In 2001, tech companies and their executives gave record amounts to one of their own, Mark R. Warner (D), who was elected governor. But donations from those sources have dropped precipitously this year.
Whoever is elected governor Nov. 8 will almost certainly confront heated debates over development issues during his four years in office. The governor can propose legislation and sign or veto bills regarding the powers of local governments to regulate development.
Developers and slow-growth advocates alike say members of the public -- and the lawmakers who represent them -- are becoming increasingly anxious about the effects of growth, especially on the clogged transportation network.
In Richmond this year, several lawmakers from both parties supported legislation that would have granted local governments the authority to control development or impose fees on builders to cover the impact of new homes.
Dels. Jeffrey M. Frederick and Robert G. Marshall, both Prince William Republicans, introduced measures that would have put limits on development. Del. Joe T. May (R-Loudoun) proposed impact fees to cover the cost of new schools. All three bills were killed in committee.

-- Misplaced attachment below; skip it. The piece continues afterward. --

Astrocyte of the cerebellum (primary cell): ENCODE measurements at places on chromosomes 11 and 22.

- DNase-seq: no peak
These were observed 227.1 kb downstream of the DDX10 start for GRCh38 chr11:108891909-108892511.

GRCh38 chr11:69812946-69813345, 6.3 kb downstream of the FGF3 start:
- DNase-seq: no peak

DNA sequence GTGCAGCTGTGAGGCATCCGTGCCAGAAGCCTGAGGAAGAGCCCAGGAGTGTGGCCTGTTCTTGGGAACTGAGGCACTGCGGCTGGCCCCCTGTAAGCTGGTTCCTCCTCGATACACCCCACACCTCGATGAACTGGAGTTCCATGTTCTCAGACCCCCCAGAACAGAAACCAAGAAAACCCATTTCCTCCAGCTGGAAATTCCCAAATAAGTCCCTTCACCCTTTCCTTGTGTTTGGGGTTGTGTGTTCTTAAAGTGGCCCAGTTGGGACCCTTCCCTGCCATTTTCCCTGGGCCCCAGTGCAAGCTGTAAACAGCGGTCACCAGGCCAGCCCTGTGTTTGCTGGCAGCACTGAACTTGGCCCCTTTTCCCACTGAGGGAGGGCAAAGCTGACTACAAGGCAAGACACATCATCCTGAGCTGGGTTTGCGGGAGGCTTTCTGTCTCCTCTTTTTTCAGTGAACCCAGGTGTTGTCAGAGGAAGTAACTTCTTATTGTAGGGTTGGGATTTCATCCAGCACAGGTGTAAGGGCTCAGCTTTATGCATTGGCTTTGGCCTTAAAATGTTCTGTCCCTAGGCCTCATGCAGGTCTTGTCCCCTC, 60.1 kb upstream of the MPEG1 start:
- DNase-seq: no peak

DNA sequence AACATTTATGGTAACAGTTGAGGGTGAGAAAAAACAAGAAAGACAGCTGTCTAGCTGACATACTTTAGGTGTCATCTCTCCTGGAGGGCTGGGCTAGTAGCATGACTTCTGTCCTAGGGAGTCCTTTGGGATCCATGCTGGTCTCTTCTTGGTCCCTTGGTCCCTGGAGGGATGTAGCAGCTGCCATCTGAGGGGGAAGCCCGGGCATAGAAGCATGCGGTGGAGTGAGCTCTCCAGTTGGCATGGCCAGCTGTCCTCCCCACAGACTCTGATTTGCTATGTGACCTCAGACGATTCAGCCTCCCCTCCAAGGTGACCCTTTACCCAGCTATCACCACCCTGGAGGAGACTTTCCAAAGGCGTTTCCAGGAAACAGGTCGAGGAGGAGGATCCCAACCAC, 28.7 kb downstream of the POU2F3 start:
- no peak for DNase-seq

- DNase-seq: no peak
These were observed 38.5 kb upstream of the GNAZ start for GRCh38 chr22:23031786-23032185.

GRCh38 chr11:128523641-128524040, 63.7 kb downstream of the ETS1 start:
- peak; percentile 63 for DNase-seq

"The developers and the real estate folks are very powerful in Virginia," said George Mason University Professor Mark J. Rozell, who studies state politics.
Despite success in defeating slow-growth legislation, Toalson said, the recent development battles in Prince William and Loudoun counties have generated new and sophisticated political efforts. That has lighted a fire under some developers this campaign, he said.
"These people have an agenda that is absolutely contrary to the Virginia development community," he said of the groups that often testify against new neighborhoods. "If they had their way, there would never be another house built."
Lisa Guthrie, executive director of the Virginia League of Conservation Voters, leads one of the groups that worry builders and developers. Although her organization has contributed only about $40,000 to statewide candidates, she said, many individual donors look to her group for guidance.
"It's not just us. It's the public as a whole," she said. "We understand the process. In order to get good people elected, you have to make investments."
Guthrie said that a bipartisan commission on growth and sprawl has "heightened the awareness and an appreciation that something has got to be done."
Research database editor Derek Willis contributed to this report.